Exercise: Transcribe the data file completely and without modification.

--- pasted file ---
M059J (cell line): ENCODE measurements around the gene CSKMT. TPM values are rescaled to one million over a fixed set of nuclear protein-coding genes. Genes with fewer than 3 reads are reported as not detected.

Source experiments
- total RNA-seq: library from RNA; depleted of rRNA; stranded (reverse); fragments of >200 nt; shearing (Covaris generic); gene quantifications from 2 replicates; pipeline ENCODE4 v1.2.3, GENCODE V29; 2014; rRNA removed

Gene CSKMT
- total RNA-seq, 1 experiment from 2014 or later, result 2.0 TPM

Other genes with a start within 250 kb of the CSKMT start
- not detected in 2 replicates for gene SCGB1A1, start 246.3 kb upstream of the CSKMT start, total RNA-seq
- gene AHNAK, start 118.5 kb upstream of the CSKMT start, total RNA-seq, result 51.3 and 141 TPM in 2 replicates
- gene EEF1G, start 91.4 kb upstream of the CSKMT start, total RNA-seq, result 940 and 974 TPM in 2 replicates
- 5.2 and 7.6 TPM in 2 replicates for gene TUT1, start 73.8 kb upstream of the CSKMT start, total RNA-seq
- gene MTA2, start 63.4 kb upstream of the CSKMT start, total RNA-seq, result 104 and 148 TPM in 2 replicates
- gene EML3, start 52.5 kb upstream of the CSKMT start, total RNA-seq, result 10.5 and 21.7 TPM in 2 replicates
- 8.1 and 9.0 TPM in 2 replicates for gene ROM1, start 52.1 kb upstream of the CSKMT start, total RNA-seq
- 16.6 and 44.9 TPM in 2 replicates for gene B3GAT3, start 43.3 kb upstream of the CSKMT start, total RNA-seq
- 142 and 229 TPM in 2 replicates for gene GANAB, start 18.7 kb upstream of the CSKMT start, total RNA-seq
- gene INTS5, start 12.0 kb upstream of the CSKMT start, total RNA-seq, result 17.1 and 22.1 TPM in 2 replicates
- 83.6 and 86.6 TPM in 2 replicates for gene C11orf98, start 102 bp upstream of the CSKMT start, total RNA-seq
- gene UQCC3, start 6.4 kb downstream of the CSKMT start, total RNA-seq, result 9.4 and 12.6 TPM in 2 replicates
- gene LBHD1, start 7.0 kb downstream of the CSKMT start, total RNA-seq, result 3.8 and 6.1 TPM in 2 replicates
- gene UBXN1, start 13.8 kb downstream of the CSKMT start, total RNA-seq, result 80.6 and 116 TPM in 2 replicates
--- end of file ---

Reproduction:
M059J (cell line): ENCODE measurements around the gene CSKMT. TPM values are rescaled to one million over a fixed set of nuclear protein-coding genes. Genes with fewer than 3 reads are reported as not detected.

Source experiments
- total RNA-seq: library from RNA; depleted of rRNA; stranded (reverse); fragments of >200 nt; shearing (Covaris generic); gene quantifications from 2 replicates; pipeline ENCODE4 v1.2.3, GENCODE V29; 2014; rRNA removed

Gene CSKMT
- total RNA-seq, 1 experiment from 2014 or later, result 2.0 TPM

Other genes with a start within 250 kb of the CSKMT start
- not detected in 2 replicates for gene SCGB1A1, start 246.3 kb upstream of the CSKMT start, total RNA-seq
- gene AHNAK, start 118.5 kb upstream of the CSKMT start, total RNA-seq, result 51.3 and 141 TPM in 2 replicates
- gene EEF1G, start 91.4 kb upstream of the CSKMT start, total RNA-seq, result 940 and 974 TPM in 2 replicates
- 5.2 and 7.6 TPM in 2 replicates for gene TUT1, start 73.8 kb upstream of the CSKMT start, total RNA-seq
- gene MTA2, start 63.4 kb upstream of the CSKMT start, total RNA-seq, result 104 and 148 TPM in 2 replicates
- gene EML3, start 52.5 kb upstream of the CSKMT start, total RNA-seq, result 10.5 and 21.7 TPM in 2 replicates
- 8.1 and 9.0 TPM in 2 replicates for gene ROM1, start 52.1 kb upstream of the CSKMT start, total RNA-seq
- 16.6 and 44.9 TPM in 2 replicates for gene B3GAT3, start 43.3 kb upstream of the CSKMT start, total RNA-seq
- 142 and 229 TPM in 2 replicates for gene GANAB, start 18.7 kb upstream of the CSKMT start, total RNA-seq
- gene INTS5, start 12.0 kb upstream of the CSKMT start, total RNA-seq, result 17.1 and 22.1 TPM in 2 replicates
- 83.6 and 86.6 TPM in 2 replicates for gene C11orf98, start 102 bp upstream of the CSKMT start, total RNA-seq
- gene UQCC3, start 6.4 kb downstream of the CSKMT start, total RNA-seq, result 9.4 and 12.6 TPM in 2 replicates
- gene LBHD1, start 7.0 kb downstream of the CSKMT start, total RNA-seq, result 3.8 and 6.1 TPM in 2 replicates
- gene UBXN1, start 13.8 kb downstream of the CSKMT start, total RNA-seq, result 80.6 and 116 TPM in 2 replicates